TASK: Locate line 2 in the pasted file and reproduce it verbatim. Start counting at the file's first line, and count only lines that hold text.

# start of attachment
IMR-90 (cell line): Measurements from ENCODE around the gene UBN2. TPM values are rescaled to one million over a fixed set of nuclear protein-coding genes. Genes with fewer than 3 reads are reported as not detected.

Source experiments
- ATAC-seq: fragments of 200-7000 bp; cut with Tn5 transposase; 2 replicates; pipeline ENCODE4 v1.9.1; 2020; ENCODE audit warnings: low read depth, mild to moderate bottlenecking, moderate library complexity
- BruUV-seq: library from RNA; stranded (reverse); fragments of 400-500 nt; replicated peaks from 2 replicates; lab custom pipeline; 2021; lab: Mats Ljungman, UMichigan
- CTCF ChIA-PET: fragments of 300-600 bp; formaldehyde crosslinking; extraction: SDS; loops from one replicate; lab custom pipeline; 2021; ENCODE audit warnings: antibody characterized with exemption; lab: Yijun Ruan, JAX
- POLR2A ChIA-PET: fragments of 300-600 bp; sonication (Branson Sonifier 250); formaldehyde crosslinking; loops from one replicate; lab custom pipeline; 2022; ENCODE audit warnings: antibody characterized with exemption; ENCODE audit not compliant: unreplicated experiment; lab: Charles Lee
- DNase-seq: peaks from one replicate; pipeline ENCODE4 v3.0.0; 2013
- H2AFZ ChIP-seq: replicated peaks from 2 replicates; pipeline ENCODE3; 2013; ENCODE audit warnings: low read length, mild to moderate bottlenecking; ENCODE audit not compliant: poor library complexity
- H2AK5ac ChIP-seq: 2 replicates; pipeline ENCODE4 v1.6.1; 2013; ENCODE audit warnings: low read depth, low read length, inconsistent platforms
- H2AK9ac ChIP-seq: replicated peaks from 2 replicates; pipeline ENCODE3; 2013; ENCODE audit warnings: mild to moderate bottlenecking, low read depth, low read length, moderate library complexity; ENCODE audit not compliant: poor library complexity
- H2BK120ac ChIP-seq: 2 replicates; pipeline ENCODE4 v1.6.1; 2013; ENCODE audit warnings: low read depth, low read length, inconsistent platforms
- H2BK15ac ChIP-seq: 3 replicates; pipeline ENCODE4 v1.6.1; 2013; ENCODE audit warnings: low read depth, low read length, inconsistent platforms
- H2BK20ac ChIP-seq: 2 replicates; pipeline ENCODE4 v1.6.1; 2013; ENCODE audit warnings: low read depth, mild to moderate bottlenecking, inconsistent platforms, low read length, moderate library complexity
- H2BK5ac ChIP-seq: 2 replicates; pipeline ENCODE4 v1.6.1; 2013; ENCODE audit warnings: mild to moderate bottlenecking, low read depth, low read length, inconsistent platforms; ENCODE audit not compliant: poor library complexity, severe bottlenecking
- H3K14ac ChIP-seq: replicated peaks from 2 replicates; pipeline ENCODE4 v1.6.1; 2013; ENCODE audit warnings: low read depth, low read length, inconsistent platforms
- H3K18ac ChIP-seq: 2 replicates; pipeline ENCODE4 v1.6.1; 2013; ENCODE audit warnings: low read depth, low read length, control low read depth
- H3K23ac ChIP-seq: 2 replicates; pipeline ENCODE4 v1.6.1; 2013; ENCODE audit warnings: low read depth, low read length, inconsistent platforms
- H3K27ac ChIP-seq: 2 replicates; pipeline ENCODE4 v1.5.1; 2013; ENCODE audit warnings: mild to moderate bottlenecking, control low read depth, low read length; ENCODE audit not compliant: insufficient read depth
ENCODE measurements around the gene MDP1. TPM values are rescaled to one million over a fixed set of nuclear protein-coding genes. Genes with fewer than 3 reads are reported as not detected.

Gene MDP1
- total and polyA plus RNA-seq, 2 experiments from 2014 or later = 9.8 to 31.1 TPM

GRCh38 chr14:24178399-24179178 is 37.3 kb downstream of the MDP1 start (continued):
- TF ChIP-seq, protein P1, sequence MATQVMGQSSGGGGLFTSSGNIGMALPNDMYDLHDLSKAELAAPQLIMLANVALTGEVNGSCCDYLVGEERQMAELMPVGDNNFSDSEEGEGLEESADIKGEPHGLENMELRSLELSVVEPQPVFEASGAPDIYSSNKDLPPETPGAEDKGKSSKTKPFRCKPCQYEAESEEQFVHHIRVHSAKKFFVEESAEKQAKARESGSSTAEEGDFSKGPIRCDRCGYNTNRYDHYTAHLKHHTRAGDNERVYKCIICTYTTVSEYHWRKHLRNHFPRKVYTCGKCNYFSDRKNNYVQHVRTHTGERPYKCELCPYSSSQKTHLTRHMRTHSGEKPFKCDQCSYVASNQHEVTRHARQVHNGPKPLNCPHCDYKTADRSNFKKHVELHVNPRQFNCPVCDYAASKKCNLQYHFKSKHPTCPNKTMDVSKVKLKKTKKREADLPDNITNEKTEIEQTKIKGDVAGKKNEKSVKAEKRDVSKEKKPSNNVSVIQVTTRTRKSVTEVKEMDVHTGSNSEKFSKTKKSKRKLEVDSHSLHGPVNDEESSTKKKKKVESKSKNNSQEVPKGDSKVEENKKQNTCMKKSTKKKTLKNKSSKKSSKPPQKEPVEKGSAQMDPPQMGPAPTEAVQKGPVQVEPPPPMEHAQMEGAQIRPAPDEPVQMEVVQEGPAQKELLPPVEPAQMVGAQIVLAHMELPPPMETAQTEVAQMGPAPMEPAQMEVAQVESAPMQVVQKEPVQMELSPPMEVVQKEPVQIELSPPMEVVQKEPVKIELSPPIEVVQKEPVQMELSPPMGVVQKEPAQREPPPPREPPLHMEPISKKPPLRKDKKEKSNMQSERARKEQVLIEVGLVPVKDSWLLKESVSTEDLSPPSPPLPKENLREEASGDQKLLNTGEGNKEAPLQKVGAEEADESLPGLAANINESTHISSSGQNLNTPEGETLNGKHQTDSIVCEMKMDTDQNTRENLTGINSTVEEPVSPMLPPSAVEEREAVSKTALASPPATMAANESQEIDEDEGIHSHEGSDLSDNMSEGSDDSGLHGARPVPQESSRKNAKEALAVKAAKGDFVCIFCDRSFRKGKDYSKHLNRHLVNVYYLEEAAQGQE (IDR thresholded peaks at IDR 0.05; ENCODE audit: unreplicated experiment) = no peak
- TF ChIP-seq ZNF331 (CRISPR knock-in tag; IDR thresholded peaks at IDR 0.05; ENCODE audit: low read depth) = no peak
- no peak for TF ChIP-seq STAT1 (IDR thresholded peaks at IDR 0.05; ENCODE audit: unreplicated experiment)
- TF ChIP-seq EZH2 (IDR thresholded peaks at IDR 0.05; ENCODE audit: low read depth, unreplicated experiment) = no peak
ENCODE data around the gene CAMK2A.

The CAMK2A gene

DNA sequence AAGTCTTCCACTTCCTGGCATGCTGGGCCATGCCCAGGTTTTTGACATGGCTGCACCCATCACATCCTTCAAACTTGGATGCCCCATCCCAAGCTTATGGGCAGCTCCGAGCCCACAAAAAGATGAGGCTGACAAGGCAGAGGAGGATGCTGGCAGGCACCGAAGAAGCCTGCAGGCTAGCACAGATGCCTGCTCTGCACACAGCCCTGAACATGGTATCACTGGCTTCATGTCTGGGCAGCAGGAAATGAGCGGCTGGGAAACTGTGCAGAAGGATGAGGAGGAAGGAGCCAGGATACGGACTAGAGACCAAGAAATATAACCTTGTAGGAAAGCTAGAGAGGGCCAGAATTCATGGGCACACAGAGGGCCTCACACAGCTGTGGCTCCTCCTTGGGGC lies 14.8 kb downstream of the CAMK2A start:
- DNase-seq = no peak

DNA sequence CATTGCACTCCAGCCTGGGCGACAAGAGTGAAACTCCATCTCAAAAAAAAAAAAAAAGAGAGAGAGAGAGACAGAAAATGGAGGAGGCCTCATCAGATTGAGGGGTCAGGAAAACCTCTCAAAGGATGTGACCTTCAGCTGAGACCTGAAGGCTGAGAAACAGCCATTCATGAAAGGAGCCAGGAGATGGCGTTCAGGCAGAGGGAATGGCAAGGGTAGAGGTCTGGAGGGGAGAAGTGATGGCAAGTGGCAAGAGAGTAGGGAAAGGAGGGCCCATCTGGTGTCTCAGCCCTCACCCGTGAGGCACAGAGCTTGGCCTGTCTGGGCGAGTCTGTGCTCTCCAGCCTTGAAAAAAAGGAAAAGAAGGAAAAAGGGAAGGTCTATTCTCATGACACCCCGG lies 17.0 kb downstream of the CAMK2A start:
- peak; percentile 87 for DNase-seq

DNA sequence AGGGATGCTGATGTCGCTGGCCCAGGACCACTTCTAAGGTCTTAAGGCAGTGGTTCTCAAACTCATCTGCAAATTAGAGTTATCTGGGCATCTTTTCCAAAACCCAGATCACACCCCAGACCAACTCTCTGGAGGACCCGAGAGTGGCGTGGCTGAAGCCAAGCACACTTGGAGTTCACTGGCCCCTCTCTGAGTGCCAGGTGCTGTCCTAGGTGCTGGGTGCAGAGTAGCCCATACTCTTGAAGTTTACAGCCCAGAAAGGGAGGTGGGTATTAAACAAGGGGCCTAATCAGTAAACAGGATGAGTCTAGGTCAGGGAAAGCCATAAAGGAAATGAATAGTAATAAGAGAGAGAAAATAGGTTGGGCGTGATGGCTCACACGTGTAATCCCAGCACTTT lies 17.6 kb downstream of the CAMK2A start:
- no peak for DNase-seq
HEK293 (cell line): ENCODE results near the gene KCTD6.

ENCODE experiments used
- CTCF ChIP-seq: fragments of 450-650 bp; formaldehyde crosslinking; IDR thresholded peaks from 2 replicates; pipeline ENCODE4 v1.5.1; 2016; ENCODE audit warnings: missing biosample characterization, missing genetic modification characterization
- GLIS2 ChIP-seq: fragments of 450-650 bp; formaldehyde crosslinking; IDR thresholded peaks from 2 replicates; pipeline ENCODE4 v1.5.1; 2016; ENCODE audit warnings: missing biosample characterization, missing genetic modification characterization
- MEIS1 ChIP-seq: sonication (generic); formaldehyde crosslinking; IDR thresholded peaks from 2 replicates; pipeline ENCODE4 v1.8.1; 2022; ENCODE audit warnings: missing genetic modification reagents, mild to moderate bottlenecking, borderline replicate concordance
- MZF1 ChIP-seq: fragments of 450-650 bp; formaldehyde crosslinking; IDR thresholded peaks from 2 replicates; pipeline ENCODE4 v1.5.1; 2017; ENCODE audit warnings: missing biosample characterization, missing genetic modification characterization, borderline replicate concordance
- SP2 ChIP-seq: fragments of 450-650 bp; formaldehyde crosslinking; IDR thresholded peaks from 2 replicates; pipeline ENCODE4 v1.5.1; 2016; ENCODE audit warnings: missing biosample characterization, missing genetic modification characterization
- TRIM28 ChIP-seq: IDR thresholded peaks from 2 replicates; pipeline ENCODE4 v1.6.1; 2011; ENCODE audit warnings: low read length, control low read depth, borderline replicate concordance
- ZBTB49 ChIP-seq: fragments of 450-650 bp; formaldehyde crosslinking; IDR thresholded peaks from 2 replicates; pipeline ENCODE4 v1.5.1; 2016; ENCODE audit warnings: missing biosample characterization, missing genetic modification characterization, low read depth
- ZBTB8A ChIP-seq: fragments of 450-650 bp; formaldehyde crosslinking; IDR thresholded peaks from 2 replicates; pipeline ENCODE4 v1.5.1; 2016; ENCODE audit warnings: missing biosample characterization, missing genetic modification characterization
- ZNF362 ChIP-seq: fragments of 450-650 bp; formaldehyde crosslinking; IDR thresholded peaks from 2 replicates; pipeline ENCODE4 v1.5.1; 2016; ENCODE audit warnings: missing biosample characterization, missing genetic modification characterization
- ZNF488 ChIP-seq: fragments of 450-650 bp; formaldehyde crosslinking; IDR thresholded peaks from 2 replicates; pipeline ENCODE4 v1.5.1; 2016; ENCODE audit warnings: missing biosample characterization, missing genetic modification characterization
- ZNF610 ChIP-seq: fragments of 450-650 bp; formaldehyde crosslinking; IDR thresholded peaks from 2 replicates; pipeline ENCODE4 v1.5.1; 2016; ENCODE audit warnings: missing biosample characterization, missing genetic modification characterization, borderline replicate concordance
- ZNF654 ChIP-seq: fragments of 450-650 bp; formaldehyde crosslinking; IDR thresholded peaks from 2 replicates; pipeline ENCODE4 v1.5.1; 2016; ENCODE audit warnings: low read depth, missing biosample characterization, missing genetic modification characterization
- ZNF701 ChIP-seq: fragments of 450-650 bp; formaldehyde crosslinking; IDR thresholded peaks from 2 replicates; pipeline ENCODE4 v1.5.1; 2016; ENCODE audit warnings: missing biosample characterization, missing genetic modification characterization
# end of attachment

Source experiments